"It is better to practice a little than talk a lot." - Muso Kokushi
Hoelderlin
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Ancient Romans used to say "excusatio non petita, incusatio manifesta" (If you excuses yourself, you will show you feeling accusated). I think that giving away props it's not a good thing from a psychological point of view. The main reason is that this creates in your character an attitude of defense, that can stimulate an attack by someone of the audience; another point is that this does not automatically clear in the audience the suspect your prop is not tricked: they could think than the secret is simply well hided (that sometimes it is exactly the truth...); another point is that, badly managed, this offer to perform under "control condition" can be perceived not as a demonstration of honesty (in fact, if you are performing a trick you have to fool them in a way or an other, and they do know it..), but sound as "check, check, I'll fool you anyway" and causing a dangerous challenge attitude. Another (pheew!) point is that allowing someone touch your things cause him enter your proxemic sphere, and you risk to lose part of your control on him and your charisma.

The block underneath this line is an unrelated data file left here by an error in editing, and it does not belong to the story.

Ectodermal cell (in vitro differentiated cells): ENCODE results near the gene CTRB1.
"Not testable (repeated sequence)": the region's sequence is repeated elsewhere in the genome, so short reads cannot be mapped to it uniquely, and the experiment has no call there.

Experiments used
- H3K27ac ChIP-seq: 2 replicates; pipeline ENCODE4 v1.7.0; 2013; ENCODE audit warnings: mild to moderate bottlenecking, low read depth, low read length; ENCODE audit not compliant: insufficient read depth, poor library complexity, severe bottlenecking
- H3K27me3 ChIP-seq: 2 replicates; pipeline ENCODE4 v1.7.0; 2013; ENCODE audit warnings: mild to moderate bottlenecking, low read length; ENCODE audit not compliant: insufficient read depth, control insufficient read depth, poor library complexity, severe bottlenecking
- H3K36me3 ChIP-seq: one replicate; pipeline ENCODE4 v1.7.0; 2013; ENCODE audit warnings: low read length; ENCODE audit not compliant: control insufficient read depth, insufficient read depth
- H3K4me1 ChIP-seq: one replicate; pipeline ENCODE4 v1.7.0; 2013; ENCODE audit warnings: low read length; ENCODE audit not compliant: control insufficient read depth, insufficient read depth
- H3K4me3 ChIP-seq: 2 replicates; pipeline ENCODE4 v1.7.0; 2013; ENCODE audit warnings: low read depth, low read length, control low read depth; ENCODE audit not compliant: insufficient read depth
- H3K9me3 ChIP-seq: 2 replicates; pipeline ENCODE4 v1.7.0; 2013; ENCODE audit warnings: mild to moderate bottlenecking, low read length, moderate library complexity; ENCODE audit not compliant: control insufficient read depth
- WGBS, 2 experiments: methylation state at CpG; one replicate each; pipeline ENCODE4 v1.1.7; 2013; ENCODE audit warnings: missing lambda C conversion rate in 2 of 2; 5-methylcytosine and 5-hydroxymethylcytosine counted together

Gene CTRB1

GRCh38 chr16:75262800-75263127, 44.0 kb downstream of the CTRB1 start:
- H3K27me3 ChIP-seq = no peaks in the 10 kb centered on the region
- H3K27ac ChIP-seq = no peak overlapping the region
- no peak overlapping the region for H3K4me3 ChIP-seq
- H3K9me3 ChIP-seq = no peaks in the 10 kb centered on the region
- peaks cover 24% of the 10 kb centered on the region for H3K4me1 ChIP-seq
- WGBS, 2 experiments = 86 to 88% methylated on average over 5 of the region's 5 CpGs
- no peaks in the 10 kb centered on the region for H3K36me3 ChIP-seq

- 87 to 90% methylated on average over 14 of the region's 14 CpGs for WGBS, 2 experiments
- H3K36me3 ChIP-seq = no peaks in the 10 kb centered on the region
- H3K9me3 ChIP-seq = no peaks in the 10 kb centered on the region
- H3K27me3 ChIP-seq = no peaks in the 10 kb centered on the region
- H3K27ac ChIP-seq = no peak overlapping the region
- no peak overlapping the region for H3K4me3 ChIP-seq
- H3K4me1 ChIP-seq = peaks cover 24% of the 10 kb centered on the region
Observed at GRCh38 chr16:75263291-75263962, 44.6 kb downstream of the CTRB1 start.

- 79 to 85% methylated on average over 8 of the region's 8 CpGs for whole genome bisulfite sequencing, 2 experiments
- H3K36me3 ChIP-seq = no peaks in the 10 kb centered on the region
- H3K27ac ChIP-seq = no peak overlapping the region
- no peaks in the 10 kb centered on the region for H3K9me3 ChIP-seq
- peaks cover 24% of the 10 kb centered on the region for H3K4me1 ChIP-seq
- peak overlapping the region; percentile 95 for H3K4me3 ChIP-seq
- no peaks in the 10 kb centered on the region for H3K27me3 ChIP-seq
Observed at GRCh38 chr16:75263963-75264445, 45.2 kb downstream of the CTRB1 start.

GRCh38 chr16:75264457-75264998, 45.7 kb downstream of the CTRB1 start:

I think that you should have your props checked by a member of the audience only if the suspect the prop is gaffed would otherwise kill the effect (for example, I have a lock that I give to check to the audience, but after I leave it to them for the whole effect, so they will not think i will push some hidden button ore something else).
Anyway, the most important thing is that if you give something to someone for examining it it's because *you* choose to do it for theatrical reasons: if you give it to check because the audience *asked* it, there is something that does'nt work in your performance. If you *control* your audience and people feels entertained and not fooled and enjoys suspension of disbelief this should never happen. Roberto Giobbi performs an effect in which, after some tricks, he pretends to give away as a gift his deck to a spectator. He performs some not-card stuff and after he tell to the spectator: "Excuse me, could you give me once more the deck I gave you?" and with these cards he performs a miracle, because.. the deck is STACKED! During his lecture I asked him: "What if when you give your deck "as a gift" the spectator begins to toy with it?". He answered: "*To me*, this does not happen". And It is a good answer (by the way, to me it would happen, oh yes...)

Excuse my prolixity.
Hölderlin (Massimo Manca) - Circolo Amici della Magia - Turin - Italy.
Lance Pierce